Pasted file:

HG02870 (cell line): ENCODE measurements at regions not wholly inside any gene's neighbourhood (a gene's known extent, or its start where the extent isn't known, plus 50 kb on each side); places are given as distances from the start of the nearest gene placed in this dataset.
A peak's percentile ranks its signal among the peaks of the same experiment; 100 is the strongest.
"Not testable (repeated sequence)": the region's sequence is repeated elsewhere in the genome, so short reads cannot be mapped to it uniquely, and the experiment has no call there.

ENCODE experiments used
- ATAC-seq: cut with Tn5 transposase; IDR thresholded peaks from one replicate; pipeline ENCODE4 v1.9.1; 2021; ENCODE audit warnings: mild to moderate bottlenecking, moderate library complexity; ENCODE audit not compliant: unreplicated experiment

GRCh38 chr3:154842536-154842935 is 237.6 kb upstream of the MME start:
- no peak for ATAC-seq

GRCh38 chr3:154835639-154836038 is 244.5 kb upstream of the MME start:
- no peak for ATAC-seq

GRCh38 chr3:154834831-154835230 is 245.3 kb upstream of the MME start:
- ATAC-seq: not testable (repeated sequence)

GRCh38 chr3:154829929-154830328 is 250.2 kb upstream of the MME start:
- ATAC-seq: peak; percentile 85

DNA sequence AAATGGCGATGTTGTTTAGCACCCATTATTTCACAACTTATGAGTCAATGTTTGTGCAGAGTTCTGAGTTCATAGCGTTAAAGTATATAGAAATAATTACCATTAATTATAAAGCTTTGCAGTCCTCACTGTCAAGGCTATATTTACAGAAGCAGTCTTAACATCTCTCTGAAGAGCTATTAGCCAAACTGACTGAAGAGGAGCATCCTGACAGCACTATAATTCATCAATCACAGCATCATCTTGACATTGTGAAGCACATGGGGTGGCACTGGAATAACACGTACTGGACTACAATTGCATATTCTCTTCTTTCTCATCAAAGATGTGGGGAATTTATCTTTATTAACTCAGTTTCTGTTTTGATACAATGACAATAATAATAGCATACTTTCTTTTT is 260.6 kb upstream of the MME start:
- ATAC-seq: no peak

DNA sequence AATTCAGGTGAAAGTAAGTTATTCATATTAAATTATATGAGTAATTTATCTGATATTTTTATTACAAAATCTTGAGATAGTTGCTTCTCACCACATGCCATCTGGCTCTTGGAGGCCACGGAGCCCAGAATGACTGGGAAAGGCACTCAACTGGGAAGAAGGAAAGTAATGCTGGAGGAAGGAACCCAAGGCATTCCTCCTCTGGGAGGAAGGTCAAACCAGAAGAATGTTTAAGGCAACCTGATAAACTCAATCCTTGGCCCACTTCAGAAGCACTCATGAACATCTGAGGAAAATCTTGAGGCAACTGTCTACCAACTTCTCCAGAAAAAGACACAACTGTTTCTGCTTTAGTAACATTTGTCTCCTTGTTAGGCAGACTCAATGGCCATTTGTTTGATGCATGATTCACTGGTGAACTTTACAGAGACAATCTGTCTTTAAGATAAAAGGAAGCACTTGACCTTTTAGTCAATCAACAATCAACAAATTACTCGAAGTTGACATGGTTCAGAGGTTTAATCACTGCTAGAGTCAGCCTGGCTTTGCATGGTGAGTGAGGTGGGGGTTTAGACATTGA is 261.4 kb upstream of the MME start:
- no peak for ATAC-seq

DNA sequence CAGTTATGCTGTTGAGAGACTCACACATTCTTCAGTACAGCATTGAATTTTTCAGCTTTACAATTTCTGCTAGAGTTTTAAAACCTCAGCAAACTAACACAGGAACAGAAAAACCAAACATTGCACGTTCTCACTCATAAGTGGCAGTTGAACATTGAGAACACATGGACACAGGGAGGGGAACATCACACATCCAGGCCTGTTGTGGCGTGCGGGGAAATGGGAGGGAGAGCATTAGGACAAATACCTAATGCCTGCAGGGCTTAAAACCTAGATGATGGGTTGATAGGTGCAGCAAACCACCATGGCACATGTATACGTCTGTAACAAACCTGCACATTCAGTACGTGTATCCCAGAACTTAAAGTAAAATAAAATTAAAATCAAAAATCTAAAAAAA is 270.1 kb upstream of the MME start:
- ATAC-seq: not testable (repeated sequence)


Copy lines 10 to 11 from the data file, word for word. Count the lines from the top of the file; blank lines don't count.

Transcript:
GRCh38 chr3:154834831-154835230 is 245.3 kb upstream of the MME start:
- ATAC-seq: not testable (repeated sequence)